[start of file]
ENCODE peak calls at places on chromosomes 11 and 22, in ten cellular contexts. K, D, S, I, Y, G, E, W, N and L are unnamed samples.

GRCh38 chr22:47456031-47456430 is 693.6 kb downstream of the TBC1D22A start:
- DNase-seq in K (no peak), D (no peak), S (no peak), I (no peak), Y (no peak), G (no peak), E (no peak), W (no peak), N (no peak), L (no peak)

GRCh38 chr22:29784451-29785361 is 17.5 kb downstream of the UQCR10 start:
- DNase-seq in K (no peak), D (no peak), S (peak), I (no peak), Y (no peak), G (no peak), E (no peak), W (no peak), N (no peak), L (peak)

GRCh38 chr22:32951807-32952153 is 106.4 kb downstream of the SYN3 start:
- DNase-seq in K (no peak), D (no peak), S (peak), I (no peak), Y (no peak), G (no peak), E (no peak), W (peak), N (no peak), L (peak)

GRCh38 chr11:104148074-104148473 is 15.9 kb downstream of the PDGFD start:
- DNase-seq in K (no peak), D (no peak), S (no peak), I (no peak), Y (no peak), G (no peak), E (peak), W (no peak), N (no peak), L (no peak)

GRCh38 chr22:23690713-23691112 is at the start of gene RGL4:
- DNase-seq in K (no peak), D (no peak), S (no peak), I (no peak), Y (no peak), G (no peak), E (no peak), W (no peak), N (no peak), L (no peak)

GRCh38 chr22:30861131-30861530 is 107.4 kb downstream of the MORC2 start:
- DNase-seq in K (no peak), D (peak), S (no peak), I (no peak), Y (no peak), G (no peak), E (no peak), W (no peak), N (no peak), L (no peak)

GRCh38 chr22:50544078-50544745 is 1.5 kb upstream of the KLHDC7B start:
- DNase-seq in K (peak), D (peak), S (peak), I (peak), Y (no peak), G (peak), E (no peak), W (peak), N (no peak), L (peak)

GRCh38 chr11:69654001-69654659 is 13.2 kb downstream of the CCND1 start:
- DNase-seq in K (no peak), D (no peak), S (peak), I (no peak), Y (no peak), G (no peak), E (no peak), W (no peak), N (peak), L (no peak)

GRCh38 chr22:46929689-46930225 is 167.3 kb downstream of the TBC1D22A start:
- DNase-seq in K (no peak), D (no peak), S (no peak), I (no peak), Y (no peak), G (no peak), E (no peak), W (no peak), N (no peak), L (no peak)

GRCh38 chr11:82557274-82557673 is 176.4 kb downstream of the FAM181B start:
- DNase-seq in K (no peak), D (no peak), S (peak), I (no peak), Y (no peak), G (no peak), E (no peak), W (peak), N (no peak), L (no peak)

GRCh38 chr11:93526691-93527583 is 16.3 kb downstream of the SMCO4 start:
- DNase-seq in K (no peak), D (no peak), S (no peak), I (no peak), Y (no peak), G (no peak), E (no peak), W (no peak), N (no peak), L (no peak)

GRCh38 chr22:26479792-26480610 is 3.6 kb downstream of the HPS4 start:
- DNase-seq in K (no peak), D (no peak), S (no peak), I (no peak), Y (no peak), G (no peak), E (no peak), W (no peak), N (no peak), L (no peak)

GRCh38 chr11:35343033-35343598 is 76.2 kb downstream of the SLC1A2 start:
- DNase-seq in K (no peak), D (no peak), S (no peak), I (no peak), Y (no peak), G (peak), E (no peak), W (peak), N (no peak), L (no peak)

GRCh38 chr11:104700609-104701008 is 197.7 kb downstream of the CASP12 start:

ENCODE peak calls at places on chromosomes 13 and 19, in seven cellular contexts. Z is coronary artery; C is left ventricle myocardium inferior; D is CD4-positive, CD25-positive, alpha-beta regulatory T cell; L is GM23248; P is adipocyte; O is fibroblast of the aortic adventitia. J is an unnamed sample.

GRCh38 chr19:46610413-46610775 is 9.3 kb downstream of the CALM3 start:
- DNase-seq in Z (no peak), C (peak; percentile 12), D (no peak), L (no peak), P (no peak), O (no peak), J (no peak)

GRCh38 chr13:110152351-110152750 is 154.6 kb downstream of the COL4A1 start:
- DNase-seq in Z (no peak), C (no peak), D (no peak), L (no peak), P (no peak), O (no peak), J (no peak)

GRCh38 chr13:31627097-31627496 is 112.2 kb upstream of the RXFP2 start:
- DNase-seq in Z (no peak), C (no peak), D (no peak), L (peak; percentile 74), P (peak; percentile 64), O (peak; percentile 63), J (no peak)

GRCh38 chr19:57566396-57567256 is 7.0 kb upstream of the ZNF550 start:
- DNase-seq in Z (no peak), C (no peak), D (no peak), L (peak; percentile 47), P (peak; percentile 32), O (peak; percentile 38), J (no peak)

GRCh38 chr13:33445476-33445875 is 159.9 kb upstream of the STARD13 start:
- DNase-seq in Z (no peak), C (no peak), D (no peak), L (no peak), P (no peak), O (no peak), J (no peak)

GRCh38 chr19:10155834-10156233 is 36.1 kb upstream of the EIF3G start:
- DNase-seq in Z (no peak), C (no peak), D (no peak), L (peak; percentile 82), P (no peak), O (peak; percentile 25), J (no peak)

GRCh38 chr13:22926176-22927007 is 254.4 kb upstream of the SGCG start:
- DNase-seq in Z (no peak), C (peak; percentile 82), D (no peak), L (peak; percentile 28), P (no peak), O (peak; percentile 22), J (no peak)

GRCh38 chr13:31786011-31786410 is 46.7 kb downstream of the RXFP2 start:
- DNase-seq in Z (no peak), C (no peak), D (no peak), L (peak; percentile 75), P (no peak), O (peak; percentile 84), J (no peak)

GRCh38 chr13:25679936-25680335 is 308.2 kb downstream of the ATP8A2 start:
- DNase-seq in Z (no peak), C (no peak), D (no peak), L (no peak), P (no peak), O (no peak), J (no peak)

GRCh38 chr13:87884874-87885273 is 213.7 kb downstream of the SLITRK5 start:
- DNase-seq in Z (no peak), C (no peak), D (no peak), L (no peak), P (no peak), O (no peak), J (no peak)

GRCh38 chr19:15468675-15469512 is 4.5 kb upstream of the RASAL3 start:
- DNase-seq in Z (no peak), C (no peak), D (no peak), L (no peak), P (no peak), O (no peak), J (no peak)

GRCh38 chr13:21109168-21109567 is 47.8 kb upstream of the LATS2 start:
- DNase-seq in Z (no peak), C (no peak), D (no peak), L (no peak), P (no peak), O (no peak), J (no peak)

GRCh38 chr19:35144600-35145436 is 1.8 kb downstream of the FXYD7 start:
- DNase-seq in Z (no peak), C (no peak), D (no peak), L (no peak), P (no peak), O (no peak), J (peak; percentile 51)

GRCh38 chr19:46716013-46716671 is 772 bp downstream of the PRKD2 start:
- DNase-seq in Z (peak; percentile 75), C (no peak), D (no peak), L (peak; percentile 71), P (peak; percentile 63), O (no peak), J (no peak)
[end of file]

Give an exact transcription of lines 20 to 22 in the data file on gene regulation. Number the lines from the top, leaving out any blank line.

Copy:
GRCh38 chr11:82557274-82557673 is 176.4 kb downstream of the FAM181B start:
- DNase-seq in K (no peak), D (no peak), S (peak), I (no peak), Y (no peak), G (no peak), E (no peak), W (peak), N (no peak), L (no peak)

GRCh38 chr11:93526691-93527583 is 16.3 kb downstream of the SMCO4 start: